NEWS
May 2, 1992 | NORMAN KEMPSTER, TIMES STAFF WRITER
For the past four decades, an era in which most African nations gained their independence, U.S. policy toward the continent has been driven by Washington's determination to check Soviet influence. This was true, even if it meant propping up corrupt, tyrannical dictators with little more to offer than anti-Communist rhetoric. Now, freed from the ideology of the Cold War, the Bush Administration has embarked on a program of encouraging genuine democracy in Africa. And U.S.
NEWS
March 12, 1998 | ART PINE, TIMES STAFF WRITER
The House passed controversial trade legislation Wednesday designed to aid poor countries in sub-Saharan Africa, despite vigorous opposition from some American blacks and liberals who fear that it would threaten low-wage jobs in the United States. The measure, approved 233-186, would grant full access to U.S. markets--free of most import quotas or duties--to those sub-Saharan African countries that are deemed to be moving toward democracy and free-market economies.
NEWS
October 9, 1996 | ROBIN WRIGHT, TIMES STAFF WRITER
Warren Christopher's visit to Africa this week--the first by a U.S. secretary of state in the post-Cold War era--has become such a big deal that it prompted a banner headline, "Welcome Warren," across the top half of the front page of one newspaper here. An entire road--in a poor country larger than California and Texas combined, where 95% of the roads are just dirt tracks and there is not a single highway--was graded to ease his trip to a rural Peace Corps post.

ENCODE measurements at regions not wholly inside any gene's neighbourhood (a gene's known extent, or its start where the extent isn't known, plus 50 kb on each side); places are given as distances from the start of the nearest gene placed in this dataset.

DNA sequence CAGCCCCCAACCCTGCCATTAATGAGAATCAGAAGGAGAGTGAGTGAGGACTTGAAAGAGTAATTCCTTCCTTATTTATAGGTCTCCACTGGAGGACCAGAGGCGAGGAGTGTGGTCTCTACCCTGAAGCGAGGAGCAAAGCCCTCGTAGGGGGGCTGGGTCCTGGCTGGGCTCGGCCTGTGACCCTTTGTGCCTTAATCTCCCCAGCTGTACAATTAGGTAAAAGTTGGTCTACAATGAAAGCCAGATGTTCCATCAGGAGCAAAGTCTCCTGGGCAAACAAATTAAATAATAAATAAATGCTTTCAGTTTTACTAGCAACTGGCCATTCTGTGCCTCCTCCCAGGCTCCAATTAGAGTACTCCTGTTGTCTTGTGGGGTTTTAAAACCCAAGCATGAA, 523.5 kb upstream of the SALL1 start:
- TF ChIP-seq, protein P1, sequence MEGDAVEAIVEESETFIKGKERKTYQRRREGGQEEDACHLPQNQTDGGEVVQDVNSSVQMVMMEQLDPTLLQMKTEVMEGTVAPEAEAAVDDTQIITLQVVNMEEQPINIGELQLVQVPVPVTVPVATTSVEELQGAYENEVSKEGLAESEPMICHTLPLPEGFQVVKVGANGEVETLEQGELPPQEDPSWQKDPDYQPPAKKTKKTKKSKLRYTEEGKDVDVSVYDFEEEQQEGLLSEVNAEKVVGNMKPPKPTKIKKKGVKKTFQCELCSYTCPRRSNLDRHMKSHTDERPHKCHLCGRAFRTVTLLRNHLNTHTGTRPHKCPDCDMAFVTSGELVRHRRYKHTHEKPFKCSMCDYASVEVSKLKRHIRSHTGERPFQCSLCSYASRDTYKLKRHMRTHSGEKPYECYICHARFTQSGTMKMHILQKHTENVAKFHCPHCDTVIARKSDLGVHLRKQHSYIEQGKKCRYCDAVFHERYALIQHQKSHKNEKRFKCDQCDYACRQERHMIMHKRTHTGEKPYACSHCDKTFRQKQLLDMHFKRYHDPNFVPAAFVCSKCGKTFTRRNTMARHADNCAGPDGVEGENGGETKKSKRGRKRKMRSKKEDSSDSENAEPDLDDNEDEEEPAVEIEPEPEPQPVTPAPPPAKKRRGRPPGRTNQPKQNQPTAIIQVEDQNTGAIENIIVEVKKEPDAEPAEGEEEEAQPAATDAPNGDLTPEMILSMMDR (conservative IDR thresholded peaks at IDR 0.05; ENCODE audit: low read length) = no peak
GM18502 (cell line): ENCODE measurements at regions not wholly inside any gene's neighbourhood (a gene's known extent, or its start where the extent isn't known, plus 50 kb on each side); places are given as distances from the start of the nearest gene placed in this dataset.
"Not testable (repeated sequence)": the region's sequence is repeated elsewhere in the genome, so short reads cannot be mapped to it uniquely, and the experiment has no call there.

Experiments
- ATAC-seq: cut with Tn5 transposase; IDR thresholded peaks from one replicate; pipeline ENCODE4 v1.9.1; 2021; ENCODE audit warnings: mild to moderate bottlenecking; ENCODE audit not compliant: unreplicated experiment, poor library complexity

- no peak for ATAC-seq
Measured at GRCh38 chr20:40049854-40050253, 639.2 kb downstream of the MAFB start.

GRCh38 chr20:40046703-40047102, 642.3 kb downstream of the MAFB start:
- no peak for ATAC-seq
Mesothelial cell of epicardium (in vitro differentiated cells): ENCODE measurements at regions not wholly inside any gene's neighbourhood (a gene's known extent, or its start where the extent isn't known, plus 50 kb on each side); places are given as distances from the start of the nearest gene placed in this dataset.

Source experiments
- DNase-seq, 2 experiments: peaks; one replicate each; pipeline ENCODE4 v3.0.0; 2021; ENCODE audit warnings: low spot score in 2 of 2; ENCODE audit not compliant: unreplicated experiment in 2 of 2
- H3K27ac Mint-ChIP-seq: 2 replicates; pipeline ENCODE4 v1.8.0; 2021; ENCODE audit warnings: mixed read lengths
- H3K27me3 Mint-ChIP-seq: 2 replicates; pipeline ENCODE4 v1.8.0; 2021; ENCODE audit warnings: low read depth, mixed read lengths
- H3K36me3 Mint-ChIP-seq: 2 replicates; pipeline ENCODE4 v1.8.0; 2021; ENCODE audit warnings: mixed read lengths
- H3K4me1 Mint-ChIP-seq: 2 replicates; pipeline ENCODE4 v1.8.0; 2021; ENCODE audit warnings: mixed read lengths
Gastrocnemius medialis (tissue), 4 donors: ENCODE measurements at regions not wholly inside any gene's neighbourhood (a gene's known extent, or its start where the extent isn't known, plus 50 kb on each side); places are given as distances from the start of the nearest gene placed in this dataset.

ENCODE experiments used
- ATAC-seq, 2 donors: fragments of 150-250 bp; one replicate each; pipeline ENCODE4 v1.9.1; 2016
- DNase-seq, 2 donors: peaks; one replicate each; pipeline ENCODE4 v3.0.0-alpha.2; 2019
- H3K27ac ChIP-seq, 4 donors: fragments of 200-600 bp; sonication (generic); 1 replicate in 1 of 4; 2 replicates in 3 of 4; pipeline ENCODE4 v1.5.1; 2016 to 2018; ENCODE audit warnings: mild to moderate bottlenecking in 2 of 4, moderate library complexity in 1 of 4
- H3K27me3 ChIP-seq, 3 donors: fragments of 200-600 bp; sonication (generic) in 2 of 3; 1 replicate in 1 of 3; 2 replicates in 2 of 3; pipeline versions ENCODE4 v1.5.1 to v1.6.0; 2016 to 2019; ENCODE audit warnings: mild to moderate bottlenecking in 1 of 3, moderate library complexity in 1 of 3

NEWS
April 17, 1993 | NORMAN KEMPSTER, TIMES STAFF WRITER
In one of the oddest coalitions ever assembled in this town of strange alliances, the 38-member Congressional Black Caucus--Democrats all--joined 175 House Republicans recently to stall legislation intended to give President Clinton firmer control over the federal budget. For the Republicans, it was a partisan move; for the Black Caucus, it was a wake-up call. The caucus chairman, Rep. Kweisi Mfume (D-Md.
NEWS
May 2, 1992 | NORMAN KEMPSTER, TIMES STAFF WRITER
For the past four decades, an era in which most African nations gained their independence, U.S. policy toward the continent has been driven by Washington's determination to check Soviet influence. This was true, even if it meant propping up corrupt, tyrannical dictators with little more to offer than anti-Communist rhetoric. Now, freed from the ideology of the Cold War, the Bush Administration has embarked on a program of encouraging genuine democracy in Africa. And U.S.
NEWS
August 30, 1988 | NORMAN KEMPSTER, Times Staff Writer
When George P. Shultz was asked during a congressional hearing what had given him the most satisfaction as secretary of state, he described a telephone call from Jewish activist Ida Nudel informing him that she had reached Jerusalem after years of fighting for permission to leave the Soviet Union.
NEWS
April 30, 1988 | KAREN TUMULTY, Times Staff Writer
The Rev. Jesse Jackson on Friday escalated his attack on Massachusetts Gov. Michael S. Dukakis, saying the Democratic front-runner is further to the right than President Reagan and British Prime Minister Margaret Thatcher in at least one aspect of foreign policy. Jackson charged that Dukakis opposes sending military aid to Mozambique's Marxist government--assistance that even Reagan favors.
Los Angeles Times Articles
|